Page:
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As an IYIP intern with Youth Challenge International, I have been given the opportunity to work on two areas that I am very passionate about – the environment and international development. I thought I had a good idea about what working on environment and international development would be like. I thought I might be educating people on conservation issues like climate change and the need for tree planting, but where my internship has taken me is far from what I had anticipated!
My IYIP placement has taken me to Morogoro, Tanzania, where I am an intern with Faraja Trust Fund. Faraja is a health based community organisation, that is expanding its reach into environmental issues. Due to this I have been researching environmental issues in Morogoro town and how they relate to health. This has led me to WASH – Water, Sanitation and Hygiene.
Prior to coming here I had never even heard of the acronym WASH before and now as I am diving deep into everything to do with WASH, I am learning so much more about health and how it is impacted by our environment. I have also learned how crucial it is that we address Water, Sanitation and Hygiene issues for both international development and the environment. The UNDP states that 1.2 billion people live without access to safe water and 2.6 billion without access to sanitation, and according to UNICEF every day 5000 children die from Diarrhoea related illness. These are preventable deaths that are related to water, sanitation, hygiene, which is directly related to our environment and how we take care of it.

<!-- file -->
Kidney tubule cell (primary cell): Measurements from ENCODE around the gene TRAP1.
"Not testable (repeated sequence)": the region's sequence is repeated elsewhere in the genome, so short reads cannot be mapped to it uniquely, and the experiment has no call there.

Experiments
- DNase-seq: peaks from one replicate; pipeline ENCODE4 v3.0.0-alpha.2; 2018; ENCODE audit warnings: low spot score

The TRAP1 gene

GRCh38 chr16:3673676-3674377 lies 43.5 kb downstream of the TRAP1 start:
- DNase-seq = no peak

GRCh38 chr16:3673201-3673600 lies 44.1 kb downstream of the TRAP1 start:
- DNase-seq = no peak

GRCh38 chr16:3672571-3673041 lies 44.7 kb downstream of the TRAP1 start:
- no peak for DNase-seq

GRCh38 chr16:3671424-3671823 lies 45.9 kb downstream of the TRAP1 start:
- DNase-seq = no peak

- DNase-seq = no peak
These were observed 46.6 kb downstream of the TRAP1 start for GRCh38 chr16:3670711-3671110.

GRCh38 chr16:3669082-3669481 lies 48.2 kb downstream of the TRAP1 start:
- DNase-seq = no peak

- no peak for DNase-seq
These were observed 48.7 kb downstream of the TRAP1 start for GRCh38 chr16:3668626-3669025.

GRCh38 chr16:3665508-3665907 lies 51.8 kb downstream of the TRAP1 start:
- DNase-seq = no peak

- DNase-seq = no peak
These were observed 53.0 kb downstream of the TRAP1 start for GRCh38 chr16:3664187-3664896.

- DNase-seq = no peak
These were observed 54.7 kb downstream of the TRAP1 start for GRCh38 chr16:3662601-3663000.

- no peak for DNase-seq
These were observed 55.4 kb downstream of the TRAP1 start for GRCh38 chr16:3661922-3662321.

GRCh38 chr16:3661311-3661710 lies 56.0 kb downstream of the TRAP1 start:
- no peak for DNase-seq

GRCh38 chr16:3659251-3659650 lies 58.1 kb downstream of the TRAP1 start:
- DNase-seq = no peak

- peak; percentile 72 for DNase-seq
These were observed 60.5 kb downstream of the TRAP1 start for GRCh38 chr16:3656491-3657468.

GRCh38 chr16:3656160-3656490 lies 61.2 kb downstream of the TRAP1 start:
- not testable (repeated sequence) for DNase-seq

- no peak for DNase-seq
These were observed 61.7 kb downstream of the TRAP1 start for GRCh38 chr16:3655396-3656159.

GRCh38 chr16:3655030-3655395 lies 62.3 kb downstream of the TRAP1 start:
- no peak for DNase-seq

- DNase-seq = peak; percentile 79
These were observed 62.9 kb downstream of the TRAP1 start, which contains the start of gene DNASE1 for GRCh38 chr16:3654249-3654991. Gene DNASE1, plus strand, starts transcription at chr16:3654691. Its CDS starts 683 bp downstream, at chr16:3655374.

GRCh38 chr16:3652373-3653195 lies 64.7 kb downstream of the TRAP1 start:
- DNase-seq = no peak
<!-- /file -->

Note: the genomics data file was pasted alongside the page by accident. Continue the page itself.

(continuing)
So as my internship has taken shape, I am focusing on raising awareness on water, sanitation, hygiene and other related environmental issues like waste management and composting in an informal settlement of Morogoro, called Chamwino.
It only takes a walk through Chamwino to see the environmental health issues all around; piles of garbage, burning garbage next to houses, pools of stagnant water (due to drains being blocked with garbage), poor or no toilet facilities, no place for hand washing … and the list goes on.
In this community I am going to be working with the Primary and Secondary schools to raise awareness and implement activities that will help to make positive behaviour changes around these issues. I am a strong believer in the power of youth and education to create change, and I feel that by working in these schools it will also lead to changes in the overall community. I hope that by making the WASH education fun and interactive it will lead students to share what they learn with those around them, their friends and their family. This will hopefully allow the information to trickle down and impact the wider communities’ awareness about WASH.